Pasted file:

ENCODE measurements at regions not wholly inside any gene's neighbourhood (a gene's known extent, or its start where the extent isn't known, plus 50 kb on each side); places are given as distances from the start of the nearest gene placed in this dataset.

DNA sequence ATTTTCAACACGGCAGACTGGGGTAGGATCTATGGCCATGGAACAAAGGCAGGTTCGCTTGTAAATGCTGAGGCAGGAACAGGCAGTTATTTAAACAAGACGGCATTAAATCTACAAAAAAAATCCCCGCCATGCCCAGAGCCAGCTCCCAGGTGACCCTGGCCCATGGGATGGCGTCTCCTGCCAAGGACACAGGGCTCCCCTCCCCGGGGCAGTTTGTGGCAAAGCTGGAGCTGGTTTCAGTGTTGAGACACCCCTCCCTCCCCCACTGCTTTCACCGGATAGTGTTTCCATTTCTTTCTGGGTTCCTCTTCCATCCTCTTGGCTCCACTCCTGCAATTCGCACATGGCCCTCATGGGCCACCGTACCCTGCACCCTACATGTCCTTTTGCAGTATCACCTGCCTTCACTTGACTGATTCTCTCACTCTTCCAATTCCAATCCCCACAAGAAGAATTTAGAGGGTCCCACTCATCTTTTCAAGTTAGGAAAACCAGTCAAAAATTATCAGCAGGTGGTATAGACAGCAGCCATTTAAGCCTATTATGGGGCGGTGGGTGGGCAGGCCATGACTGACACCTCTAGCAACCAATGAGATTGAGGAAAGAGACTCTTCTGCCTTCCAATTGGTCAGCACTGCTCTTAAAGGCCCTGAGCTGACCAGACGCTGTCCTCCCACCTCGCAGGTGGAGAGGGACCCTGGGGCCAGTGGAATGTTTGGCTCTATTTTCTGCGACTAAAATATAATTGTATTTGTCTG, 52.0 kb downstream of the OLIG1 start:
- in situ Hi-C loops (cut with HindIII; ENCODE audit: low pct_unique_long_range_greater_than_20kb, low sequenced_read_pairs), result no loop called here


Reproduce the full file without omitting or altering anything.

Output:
ENCODE measurements at regions not wholly inside any gene's neighbourhood (a gene's known extent, or its start where the extent isn't known, plus 50 kb on each side); places are given as distances from the start of the nearest gene placed in this dataset.

DNA sequence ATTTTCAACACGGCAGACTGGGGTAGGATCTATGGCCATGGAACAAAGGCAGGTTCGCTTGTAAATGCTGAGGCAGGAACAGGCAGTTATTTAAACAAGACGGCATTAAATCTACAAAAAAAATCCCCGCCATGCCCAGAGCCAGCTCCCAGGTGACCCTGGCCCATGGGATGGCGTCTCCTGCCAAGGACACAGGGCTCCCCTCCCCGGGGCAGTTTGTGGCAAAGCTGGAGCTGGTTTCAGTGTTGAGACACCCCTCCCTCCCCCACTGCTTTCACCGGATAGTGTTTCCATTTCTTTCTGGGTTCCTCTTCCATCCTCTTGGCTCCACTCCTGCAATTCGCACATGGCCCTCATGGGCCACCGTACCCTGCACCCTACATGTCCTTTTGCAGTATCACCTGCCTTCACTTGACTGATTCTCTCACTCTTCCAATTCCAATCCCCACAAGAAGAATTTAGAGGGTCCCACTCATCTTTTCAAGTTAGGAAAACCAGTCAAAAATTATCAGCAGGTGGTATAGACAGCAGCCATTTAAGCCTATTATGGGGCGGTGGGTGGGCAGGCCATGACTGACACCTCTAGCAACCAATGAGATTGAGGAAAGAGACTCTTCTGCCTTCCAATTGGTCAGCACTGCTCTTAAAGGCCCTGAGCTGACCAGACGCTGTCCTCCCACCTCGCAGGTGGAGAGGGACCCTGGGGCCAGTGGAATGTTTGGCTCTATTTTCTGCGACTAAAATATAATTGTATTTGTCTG, 52.0 kb downstream of the OLIG1 start:
- in situ Hi-C loops (cut with HindIII; ENCODE audit: low pct_unique_long_range_greater_than_20kb, low sequenced_read_pairs), result no loop called here